The current macro-economic situation gives you an opportunity to soberly assess the viability of your business design (as distinct from doing a lot of financial engineering). With asset inflation corrected, measuring the effectiveness of your business model in terms of the ratio Market Value/Revenues is much more meaningful now then it used to be prior to September 2008. As pointed out by Slywotzky in Value Migration, a market value to revenues ratio lower than 0.8  indicates value outflow for your company and possibly for your industry.

For software companies, the impact of “good enough” Open Source Software should be assessed in conjunction with close examination of the market value to revenues ratio. Twitting from the recent OSBC conference in San Francisco, colleague Andrew Dailey of MGI Research reported “… ERP/CRM are viewed as least susceptible to open source disruption… due to high transaction volumes and high integration needs.” Conversely, Andrew considers office productivity software as ripe [for the picking by Open Source Software]. I am personally of the opinion numerous Application Life-cycle Management tools could be massacred by Open Source Software.

The confluence of the threads highlighted above poses a fairly unique opportunity for the Agilist to convey a major premise of Agile to his/her executives. Like a thriving Open Source Software community, a hyper-productive Agile team can pick a ripe market faster and cheaper than an old fashioned software company could. Moreover, if a company is in one of the markets that are susceptible to an Open Source Software onslaught, Agile can (up to a point) provide defense against such onslaught. Whether you choose to attack or defend, Agile software gives you the advantages of proprietary software at a fraction of the traditional cost.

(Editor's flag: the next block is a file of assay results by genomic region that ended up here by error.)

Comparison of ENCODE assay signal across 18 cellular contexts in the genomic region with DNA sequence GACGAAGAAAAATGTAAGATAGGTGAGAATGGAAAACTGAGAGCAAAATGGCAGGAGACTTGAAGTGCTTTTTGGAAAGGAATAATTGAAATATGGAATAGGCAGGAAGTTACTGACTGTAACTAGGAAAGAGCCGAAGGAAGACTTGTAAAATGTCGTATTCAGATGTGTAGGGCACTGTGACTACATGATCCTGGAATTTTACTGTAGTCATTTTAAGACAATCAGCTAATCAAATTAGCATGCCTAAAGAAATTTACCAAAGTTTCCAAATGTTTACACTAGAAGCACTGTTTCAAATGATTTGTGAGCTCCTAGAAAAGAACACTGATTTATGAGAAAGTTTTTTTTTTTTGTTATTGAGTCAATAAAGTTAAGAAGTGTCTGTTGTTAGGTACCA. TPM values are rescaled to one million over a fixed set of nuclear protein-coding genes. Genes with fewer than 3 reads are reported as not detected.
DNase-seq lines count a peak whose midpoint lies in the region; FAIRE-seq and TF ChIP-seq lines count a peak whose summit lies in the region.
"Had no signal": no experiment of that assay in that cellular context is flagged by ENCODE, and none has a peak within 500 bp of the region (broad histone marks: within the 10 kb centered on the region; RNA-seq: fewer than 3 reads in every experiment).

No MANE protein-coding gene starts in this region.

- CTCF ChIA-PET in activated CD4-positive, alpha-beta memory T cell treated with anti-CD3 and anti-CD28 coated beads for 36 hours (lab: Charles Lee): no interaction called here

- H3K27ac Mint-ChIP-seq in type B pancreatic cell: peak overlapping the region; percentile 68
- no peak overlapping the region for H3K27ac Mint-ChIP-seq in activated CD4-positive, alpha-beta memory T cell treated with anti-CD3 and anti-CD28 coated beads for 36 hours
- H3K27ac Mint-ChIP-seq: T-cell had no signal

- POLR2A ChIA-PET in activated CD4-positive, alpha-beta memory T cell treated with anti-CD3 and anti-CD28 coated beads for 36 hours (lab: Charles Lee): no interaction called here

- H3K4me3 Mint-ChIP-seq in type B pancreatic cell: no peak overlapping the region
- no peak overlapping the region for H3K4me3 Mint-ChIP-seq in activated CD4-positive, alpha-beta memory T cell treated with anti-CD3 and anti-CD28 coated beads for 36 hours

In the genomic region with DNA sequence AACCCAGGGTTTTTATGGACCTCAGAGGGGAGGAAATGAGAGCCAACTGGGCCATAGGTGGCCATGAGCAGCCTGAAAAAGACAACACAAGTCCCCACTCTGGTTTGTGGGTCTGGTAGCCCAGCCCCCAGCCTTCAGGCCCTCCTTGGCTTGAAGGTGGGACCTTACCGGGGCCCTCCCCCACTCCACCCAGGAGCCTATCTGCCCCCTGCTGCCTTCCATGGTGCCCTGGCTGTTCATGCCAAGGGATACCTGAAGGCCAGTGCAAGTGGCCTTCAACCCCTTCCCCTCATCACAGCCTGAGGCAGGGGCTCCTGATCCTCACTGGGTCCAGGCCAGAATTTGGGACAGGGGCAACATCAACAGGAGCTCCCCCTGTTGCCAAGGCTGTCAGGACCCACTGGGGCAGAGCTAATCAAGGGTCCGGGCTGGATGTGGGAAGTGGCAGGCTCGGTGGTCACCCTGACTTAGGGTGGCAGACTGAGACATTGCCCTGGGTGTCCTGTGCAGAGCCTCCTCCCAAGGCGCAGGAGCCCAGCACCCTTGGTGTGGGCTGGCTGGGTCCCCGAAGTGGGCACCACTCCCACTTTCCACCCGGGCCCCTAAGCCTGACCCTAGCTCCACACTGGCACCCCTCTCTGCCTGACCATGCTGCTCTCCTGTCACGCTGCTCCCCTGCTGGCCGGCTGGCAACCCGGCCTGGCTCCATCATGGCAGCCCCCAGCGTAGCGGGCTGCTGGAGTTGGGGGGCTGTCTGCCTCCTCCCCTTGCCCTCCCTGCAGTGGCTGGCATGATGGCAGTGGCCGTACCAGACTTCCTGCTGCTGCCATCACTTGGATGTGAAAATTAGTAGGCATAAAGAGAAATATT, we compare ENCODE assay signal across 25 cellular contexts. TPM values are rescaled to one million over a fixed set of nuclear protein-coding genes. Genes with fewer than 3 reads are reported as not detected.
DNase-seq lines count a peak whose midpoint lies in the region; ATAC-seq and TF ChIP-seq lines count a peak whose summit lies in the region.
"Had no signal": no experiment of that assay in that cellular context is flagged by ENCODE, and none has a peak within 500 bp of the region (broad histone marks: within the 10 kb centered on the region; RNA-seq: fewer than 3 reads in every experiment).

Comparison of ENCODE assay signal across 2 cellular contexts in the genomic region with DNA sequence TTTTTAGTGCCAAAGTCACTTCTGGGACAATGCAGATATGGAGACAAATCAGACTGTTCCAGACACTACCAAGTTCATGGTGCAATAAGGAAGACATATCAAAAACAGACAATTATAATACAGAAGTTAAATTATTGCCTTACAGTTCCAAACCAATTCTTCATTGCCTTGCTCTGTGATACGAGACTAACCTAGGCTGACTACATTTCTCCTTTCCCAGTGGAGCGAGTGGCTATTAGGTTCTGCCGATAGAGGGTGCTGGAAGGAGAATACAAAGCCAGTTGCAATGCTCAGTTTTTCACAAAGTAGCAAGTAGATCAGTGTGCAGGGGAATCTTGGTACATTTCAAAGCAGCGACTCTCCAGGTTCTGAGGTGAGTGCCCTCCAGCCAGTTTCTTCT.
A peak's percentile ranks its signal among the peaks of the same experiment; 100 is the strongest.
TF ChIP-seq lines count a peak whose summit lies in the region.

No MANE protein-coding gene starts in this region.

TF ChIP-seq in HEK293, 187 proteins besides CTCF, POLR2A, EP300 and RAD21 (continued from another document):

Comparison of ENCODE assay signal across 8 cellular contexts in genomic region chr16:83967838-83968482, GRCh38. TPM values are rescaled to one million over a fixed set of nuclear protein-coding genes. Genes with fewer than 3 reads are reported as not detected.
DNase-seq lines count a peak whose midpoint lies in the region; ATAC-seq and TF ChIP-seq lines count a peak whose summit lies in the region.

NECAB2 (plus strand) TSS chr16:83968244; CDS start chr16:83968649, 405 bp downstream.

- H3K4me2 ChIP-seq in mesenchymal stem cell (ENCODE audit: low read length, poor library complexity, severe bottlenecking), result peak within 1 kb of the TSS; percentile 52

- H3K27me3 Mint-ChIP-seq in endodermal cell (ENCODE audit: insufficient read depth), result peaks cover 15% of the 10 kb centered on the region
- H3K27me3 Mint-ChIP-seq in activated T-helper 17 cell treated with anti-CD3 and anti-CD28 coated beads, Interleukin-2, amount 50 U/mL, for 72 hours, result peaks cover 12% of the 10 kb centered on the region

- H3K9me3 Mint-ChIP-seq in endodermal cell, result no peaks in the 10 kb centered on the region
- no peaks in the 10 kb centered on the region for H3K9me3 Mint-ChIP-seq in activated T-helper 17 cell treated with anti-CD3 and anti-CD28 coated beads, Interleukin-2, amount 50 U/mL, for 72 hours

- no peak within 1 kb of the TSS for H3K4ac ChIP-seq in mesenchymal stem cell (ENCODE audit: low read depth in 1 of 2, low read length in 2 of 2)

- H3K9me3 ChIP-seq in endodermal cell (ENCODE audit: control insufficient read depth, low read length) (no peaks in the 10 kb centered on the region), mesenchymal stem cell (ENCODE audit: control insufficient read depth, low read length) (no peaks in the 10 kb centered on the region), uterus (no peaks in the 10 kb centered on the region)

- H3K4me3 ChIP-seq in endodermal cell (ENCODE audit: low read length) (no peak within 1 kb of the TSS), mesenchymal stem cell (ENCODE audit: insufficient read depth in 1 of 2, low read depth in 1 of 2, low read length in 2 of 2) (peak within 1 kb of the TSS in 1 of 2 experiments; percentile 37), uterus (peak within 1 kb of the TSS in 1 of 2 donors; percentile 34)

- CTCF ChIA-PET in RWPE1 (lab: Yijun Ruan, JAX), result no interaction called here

Five Imperatives for End-to-End Agility

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David Worthington, Steve Brodie,  Brett Adam and I just finished part I of the End-to-End Agility webinar. The focus of the webinar is on ultra-fast development, test and deployment through:

Slides and recordings from the webinar should be available in 48 hours. Until then, I will just mention the five imperatives identified in this webinar for accomplishing End-to-End Agility:

  • Self service
  • Scalability
  • Collaboration
  • Control
  • Automation

Part II of this webinar series will be delivered in early April. It will emphasize the effects of hyper-productive Agile teams on operations.

Written by israelgat

March 5, 2009 at 3:51 pm